Today we sit down for a chat with award-winning romantic suspense author Patricia Bradley. Learn more about her and her books at her website.
When did you realize you wanted to write novels?
I never thought about writing until I turned thirty-five. I was always a reader. But I went through a stretch of time where I couldn’t fall asleep at night and one night as I lay there staring at the ceiling, a man appeared. He stood at a window with smokestacks billowing in the background. Then he turned to me and said, “My life wasn’t supposed to turn out like this.”
I started telling myself his story and then other people came to live in my head, and they wouldn’t go away until I started writing about them. And that’s how I came to realize I wanted to write novels.
How long did it take you to realize your dream of publication?
One year to be published in Woman’s World… thirty something years before my first novel was published. Since that novel, I’ve had thirteen novels published.
Are you traditionally published, indie published, or a hybrid author?
I’m mostly traditionally, but I’ve been included in several indie anthologies that have hit the USA Today Bestseller list.
Where do you write?
I turned a bedroom into an office. When it’s warm enough, but not too warm, I write on my deck.
Is silence golden, or do you need music to write by? What kind?
If I think about it, I’ll play classical music…but no words.
How much of your plots and characters are drawn from real life? From your life in particular?
Parts of me are in all of my characters, even the villains…I mean, which of us hasn’t had an urge to kill a back-stabbing best friend?
Describe your process for naming your character?
Most of my main characters appear fully named. If they don’t, I can’t get started until I find the perfect name. The first place I start is the Social Security Baby Name site.
Real settings or fictional towns?
I’ve written both. The series I’m working on now is set in Natchez, Mississippi and the Natchez Trace Parkway. My next series is set near the Mississippi coast in the Pearl River basin—I got tired of trying make sure I got the street names and businesses correct.
What’s the quirkiest quirk one of your characters has?
My characters don’t have a lot of quirks, but in Obsession, the heroine, Emma, doesn’t like chocolate chip cookies. I’ve had a few comments about that.
What’s your quirkiest quirk?
I’ve been dating the same guy for 23 years.
If you could have written any book (one that someone else has already written,) which one would it be? Why?
There are so many, but I’ll settle on one The Eye of The Needle by Ken Follett. I don’t know why, just that I still remember it after, what is it, 43 years? I’d love to write something that a reader would remember like that.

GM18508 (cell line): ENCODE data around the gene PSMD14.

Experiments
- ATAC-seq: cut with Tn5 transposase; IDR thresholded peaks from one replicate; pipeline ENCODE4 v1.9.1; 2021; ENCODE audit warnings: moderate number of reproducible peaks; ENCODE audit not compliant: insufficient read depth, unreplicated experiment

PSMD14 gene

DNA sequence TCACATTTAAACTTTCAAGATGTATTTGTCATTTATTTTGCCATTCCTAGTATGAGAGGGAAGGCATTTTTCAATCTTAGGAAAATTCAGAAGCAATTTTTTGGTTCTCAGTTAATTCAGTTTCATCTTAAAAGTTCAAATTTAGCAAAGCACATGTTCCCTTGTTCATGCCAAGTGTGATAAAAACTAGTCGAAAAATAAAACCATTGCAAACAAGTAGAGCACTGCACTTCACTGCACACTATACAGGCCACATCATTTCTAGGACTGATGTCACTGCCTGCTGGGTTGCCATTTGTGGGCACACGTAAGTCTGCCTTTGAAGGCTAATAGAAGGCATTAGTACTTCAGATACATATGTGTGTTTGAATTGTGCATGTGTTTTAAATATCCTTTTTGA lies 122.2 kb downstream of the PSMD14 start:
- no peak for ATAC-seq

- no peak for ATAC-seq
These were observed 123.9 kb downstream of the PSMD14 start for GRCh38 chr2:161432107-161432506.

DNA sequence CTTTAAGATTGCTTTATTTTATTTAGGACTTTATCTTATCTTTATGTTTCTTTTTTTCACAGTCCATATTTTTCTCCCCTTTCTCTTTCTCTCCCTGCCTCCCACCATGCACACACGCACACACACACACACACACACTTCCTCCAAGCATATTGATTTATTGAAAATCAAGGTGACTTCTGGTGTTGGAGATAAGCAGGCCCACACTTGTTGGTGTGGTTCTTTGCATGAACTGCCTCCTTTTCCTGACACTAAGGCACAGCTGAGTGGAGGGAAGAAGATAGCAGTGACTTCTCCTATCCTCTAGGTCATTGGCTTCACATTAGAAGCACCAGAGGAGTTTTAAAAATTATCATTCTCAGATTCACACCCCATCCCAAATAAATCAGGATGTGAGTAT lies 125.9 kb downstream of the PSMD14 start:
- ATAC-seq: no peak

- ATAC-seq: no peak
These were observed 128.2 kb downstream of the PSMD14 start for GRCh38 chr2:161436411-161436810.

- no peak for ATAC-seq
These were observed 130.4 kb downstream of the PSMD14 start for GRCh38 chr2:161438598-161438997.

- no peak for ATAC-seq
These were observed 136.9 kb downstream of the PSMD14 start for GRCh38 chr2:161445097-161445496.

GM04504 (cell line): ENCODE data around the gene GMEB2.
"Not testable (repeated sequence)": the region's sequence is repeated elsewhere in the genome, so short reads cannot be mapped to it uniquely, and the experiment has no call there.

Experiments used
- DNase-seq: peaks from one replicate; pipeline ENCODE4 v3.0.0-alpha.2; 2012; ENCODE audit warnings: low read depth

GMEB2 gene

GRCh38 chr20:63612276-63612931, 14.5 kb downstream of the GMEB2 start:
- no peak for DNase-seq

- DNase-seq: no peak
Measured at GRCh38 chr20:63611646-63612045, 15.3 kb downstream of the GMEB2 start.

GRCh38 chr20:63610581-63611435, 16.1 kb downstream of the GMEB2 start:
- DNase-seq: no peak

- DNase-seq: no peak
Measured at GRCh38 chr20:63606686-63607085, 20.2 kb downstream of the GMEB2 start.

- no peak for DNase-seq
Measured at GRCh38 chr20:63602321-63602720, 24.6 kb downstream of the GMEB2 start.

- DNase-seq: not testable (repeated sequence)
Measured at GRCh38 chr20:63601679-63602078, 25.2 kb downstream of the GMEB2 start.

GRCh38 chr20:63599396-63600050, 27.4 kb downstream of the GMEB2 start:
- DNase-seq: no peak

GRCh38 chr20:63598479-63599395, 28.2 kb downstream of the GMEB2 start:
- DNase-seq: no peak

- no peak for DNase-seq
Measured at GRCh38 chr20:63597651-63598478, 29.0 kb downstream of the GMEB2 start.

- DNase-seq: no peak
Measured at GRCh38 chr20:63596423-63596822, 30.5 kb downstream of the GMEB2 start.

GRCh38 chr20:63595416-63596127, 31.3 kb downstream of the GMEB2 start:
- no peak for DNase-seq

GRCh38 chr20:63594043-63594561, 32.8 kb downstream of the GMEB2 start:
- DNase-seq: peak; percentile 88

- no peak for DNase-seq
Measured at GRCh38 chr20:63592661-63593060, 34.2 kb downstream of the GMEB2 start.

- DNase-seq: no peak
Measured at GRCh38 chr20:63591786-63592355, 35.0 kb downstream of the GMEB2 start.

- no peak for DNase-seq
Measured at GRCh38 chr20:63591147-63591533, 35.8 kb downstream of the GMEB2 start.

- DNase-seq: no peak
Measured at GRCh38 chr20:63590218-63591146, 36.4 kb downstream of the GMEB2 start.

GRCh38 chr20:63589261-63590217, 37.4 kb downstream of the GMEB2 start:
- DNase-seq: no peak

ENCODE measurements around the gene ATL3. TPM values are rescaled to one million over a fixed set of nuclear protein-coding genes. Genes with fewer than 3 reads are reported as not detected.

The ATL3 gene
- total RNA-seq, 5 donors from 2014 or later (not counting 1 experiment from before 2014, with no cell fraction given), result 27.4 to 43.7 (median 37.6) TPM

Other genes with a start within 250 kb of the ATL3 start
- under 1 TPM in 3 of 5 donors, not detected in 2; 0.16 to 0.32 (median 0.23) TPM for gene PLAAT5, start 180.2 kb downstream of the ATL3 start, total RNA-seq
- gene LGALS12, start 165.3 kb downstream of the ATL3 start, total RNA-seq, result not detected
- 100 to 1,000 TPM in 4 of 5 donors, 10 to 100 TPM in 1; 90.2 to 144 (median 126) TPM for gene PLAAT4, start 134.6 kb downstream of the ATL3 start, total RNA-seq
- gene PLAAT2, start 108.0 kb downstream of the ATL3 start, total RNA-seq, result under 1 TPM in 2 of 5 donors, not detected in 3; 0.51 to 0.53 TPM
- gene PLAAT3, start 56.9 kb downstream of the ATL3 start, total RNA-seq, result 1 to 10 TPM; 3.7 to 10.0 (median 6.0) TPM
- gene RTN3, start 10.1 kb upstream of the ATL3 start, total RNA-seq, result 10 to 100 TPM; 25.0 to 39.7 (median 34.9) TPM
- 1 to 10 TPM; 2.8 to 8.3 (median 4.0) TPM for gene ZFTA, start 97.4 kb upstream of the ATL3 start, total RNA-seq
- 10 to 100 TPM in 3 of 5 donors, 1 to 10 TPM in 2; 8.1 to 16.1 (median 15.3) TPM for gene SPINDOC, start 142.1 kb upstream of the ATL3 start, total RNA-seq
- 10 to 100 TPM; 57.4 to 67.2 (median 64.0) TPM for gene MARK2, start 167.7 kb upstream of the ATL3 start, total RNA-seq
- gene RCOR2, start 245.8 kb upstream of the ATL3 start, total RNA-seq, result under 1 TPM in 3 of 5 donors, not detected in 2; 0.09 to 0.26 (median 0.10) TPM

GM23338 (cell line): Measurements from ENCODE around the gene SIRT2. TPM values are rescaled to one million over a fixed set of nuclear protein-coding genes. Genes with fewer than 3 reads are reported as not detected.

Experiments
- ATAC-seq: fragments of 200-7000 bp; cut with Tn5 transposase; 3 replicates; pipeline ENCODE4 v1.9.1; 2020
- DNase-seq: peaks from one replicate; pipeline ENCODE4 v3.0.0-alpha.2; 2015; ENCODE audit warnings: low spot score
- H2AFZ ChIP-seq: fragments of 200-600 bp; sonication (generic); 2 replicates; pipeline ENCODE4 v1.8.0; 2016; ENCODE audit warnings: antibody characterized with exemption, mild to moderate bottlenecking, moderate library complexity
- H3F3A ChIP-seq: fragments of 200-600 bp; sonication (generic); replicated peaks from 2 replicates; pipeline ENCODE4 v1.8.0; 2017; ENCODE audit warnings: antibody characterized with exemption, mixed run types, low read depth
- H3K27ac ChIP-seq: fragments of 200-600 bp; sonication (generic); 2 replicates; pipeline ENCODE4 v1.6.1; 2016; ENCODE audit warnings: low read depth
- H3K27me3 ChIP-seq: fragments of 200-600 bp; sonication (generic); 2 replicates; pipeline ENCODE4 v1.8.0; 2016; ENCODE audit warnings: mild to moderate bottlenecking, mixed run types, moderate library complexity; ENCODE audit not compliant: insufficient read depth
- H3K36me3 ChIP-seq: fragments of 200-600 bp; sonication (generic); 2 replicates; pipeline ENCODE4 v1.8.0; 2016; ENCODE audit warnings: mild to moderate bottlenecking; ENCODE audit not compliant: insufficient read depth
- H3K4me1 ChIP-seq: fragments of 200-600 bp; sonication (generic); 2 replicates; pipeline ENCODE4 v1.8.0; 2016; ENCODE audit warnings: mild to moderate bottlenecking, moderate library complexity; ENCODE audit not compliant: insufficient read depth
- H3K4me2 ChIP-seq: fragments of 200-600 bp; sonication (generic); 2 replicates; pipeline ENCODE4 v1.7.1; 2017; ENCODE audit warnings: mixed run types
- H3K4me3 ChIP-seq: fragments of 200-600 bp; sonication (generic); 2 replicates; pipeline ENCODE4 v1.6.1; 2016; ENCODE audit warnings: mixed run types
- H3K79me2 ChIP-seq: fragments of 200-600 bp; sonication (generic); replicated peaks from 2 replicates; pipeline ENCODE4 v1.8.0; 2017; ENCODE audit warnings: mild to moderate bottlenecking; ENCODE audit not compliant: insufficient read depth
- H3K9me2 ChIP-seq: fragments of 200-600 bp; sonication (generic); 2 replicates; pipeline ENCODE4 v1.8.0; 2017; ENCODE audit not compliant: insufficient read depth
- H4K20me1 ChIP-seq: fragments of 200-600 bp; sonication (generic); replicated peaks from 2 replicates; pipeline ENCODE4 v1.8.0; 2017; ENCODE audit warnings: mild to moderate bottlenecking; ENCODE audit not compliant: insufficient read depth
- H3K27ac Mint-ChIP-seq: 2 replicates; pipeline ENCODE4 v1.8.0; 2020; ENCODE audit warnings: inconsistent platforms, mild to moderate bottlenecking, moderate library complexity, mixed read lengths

Everyone at some point wishes for a do-over. What’s yours?
That’s a hard one. There are a lot of things I’ve done that I regret, but if I did a do-over, it would change my whole life from that point on. And I might not be where I am now…a place I like very much.
What’s your biggest pet peeve?
Negative people. I try to steer clear of them, but it’s hard sometimes when they in your family.
You’re stranded on a deserted island. What are your three must-haves?
My Bible. Unlimited supply of eyebrow pencils (almost no eyebrows lol), Chocolate.
What was the worst job you’ve ever held?
A waitress. I dropped a plate of food on a customer…
What’s the best book you’ve ever read?
So many…Exodus by Leon Uris.
Ocean or mountains?
City girl/guy or country girl/guy?
Country girl…unless it’s a small town.
What’s on the horizon for you?
I’ll start writing a new series about a female sheriff in Mississippi—we don’t have one, and I think it’s high time we did.
Anything else you’d like to tell us about yourself and/or your books?
I love writing and was published rather late in life, so I want to encourage anyone out there who thinks they’re too old to start writing, they’re not. You’re never too old to tell a story.
Natchez Trace Park Rangers Series, Book 2
Natchez Trace Ranger and historian Emma Winters hoped never to see Sam Ryker again after she broke off her engagement to him. But when shots are fired at her at a historical landmark just off the Natchez Trace, she's forced to work alongside Sam as the Natchez Trace law enforcement district ranger in the ensuing investigation. To complicate matters, Emma has acquired a delusional secret admirer who is determined to have her as his own. Sam is merely an obstruction, one which must be removed.
Sam knows that he has failed Emma in the past and he doesn't intend to let her down again. Especially since her life is on the line. As the threads of the investigation cross and tangle with their own personal history, Sam and Emma have a chance to discover the truth, not only about the victim but about what went wrong in their relationship.